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Exhibit Two. Christmas Day, by Kasey Chambers. Kasey Chambers is an Australian country singer and songwriter who, over the period of 20 years has established a solid body of work. Chambers was raised a a Seventh Day Adventist, and although she hasn’t aligned herself with the church for a long time, she retains a strong spiritual belief, something that comes through in Christmas Day (from her 2014 album, Bittersweet) which picks up on the religious aspects of Christmas, and offers a telling of the Christmas story.

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Exhibit Three. I Wish It Was Christmas Today, by Julian Casablancas. Former lead man from The Strokes, I Wish It Was Christmas Today was originally a novelty item on the US variety show Saturday Night Live. But Casablancas amped it up, gave it a new wave work-over, and from that emerged this real banger. There is just *no* reason why this song shouldn’t be up there on the Christmas repeat list.

<I Wish It Was Christmas Today>

 

Exhibit Four. Vegetarian Christmas, by Feet. Bang up to date, Vegetarian Christmas was – as I write – only released a week ago. But in my book this deserves to become a regular fixture on Christmas playlists. I’ve actually seen Feet a couple of times this year, firstly supporting Lauren Hibberd, the second time headlining themselves. And they were fab! Intelligent guitar-driven indie in a vein not dissimilar to Sports Team, this is a band that is full of character, imagination and variety. Vegetarian Christmas extols the virtues of a meat-free diet with a surprisingly traditional, family-centric view of the season.

<Vegetarian Christmas>


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The Cure – Songbook

I’ve been searching around for something a bit different for our album nights. Whilst we’ve done had some great evenings and covered some great records, we somehow seem to have got ourselves stuck in the 1970s. I guess that’s in part to do with the demographic of our group, and where that era was such a formative time musically for many of us. It’s also something to do with the undeniable fact that there were some really classic records that came out during that time, records that have survived and thrived over the years.

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But I felt that I was maybe playing it a little bit safe, and so felt that it would be good to branch out a little bit. One of the things that Southampton Ukulele Jam prides itself on is singing songs that no other ukulele group would try. I think some of the songs we’ve done at the album evenings definitely fall into that category, and I wanted to honour that objective. So this is a result of that. Admittedly it’s not Crass, Cocteau Twins or Kraftwerk (to name a few), and the bulk of these songs are relatively well-known and well-loved. Songs like In Between Days and Friday I’m In Love have fairly regular outings at Southampton Ukulele Jam, and are relatively uke friendly. Others here such as Just Like Heaven I’ve published previously, and Boys Don’t Cry was wheeled out for one of our 1979 nights. And I’ve definitely gone for the more accessible end of Robert Smith’s oeuvre. But songs like A Forest (from the band’s earlier, dark and gloom phase), the whispered, under-the-breath vocals of Lullaby (which, lyrically at least, is definitely not designed to lull you to sleep), the electronic-based attempt to break away from the captive Goth fans and find a pop audience that is Let’s Go To Bed, and the manic intensity of Why Can’t I Be You are songs that certainly aren’t your average ukulele fare. Add to that a selection of hypnotic, introspective, mid-tempo classics from the high-water mark that is Disintegration (Lovesong and Pictures of You) and I think this little collection hits the mark that I was aiming for. That said, the proof of the pudding is in the eating – we will do this as an evening, and I’ll report back on how they work.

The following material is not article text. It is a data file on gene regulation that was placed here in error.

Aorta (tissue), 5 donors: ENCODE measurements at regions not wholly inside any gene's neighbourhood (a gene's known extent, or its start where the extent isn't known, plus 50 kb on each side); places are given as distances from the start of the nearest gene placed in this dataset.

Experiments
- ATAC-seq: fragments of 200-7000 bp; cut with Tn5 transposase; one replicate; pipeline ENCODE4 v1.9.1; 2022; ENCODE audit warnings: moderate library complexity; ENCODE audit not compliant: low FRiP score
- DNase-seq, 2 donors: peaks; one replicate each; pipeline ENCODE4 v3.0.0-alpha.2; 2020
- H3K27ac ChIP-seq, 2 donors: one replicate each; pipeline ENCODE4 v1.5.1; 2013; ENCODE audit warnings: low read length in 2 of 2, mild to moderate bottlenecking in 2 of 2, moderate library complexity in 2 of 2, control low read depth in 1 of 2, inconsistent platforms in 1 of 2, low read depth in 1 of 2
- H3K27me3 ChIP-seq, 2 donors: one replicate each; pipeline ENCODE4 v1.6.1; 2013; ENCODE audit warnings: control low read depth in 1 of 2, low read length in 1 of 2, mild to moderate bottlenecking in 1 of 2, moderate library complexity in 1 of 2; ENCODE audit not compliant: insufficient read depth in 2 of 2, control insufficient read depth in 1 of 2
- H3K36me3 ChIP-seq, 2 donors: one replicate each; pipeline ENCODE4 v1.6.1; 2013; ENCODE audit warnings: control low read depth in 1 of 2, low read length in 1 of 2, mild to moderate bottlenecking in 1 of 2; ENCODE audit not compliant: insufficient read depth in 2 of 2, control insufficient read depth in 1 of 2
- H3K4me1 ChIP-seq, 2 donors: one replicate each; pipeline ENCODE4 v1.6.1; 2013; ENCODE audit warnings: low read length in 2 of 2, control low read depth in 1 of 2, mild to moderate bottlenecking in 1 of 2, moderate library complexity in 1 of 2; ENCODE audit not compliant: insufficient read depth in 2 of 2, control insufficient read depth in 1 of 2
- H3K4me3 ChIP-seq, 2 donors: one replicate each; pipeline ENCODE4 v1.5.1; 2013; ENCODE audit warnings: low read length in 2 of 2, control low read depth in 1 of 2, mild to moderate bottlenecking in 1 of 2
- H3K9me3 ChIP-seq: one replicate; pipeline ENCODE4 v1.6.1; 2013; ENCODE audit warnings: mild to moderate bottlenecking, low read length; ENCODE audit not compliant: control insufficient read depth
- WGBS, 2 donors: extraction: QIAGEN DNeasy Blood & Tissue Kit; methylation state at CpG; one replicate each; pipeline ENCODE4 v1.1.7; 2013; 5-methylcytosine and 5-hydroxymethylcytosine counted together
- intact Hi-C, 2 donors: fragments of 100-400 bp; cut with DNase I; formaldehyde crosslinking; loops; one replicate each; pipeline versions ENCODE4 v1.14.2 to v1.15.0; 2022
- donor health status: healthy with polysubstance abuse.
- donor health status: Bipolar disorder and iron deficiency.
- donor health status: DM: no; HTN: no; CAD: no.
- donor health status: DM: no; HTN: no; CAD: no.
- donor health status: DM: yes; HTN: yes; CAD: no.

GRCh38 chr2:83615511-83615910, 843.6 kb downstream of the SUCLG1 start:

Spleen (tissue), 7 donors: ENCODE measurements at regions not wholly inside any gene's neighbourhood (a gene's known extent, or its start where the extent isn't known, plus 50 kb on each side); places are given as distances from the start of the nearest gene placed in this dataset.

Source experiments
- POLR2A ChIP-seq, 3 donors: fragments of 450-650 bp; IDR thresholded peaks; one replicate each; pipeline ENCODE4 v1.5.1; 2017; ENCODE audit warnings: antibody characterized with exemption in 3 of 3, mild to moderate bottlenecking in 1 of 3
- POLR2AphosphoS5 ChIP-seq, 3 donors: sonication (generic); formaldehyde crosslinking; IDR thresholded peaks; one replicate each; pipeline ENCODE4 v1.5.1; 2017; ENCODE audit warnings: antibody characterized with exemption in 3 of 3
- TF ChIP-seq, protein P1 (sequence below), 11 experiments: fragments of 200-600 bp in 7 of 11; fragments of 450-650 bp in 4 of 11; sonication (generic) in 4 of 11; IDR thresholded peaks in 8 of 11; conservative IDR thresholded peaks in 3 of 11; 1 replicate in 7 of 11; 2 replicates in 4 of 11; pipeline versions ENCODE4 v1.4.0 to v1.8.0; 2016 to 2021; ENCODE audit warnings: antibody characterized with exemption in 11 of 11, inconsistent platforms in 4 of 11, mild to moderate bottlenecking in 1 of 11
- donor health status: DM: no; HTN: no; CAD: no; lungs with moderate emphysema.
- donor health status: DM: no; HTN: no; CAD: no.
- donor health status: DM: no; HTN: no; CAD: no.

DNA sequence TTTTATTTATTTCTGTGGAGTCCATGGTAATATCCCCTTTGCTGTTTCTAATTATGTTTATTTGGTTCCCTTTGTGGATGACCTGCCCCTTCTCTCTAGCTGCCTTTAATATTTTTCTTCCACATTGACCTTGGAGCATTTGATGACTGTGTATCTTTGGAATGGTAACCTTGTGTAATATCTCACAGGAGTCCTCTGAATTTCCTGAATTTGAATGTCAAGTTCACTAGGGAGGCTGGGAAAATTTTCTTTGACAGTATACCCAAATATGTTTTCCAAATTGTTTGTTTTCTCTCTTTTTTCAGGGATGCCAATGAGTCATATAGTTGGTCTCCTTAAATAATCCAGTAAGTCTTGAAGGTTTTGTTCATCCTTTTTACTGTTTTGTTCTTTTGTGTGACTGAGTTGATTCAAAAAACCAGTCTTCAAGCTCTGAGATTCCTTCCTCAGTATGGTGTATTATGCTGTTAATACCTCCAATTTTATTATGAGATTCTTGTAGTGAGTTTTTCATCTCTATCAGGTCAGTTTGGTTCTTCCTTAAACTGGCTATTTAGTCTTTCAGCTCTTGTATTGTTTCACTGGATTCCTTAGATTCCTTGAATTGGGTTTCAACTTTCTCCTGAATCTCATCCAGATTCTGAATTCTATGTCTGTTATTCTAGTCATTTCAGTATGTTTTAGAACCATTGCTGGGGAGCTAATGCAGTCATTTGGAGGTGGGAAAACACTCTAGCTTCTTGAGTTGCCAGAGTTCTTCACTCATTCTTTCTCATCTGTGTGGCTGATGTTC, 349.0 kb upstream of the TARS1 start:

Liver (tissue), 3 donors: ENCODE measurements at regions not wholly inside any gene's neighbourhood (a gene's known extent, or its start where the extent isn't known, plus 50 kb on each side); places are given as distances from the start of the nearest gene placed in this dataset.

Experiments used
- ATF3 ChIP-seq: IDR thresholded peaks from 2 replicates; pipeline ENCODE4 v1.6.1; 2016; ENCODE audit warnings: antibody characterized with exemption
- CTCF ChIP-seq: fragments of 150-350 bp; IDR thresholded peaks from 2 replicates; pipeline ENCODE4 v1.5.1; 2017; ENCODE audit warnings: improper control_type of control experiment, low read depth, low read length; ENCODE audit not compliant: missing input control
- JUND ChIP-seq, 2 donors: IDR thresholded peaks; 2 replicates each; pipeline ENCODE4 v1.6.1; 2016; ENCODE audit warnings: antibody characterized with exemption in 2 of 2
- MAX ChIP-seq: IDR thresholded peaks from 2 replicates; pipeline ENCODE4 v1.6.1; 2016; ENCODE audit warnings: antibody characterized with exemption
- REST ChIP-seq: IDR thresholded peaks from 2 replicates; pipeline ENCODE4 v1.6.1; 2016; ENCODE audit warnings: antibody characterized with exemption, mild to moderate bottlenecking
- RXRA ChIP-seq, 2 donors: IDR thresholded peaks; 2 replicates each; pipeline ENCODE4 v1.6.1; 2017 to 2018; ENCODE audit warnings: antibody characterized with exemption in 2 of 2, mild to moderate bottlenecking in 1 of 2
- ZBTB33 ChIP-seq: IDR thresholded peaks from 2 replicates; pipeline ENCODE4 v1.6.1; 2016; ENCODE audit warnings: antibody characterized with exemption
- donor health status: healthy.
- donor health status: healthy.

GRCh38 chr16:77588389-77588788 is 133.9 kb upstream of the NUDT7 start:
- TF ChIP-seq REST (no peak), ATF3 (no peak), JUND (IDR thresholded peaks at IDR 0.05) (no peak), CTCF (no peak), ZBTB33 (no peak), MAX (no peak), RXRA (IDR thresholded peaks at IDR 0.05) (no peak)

I don’t think I need to say much more about The Cure. They’ve now been going for over forty years, in various guises, and have built up an impressive body of work that has established themselves as the elder statesman of alternative rock (whatever that means). Variously gothic and gloomy, poppy and perky, but at all times original and not willing to plough the same tried and tested furrow, the band’s recent closing headline set at Glastonbury re-affirmed the credentials of a band that shouldn’t really have lasted this far.

Here’s the list of songs included in the songbook:

  • A Forest
  • Boy’s Don’t Cry
  • Close To Me
  • Friday I’m In Love
  • In Between Days
  • Just Like Heaven
  • Let’s Go To Bed
  • The Lovecats
  • Lovesong
  • Lullaby
  • Pictures Of You
  • Why Can’t I Be You?

The songs are mostly true to the originals. I’ve transposed one or two, and where there is a choice they adhere to the single versions. I’ve also included a selection of tab for the various riffs that crop up in some of the songs – many of which are such an integral part of the songs that it felt only right to add them. Enjoy!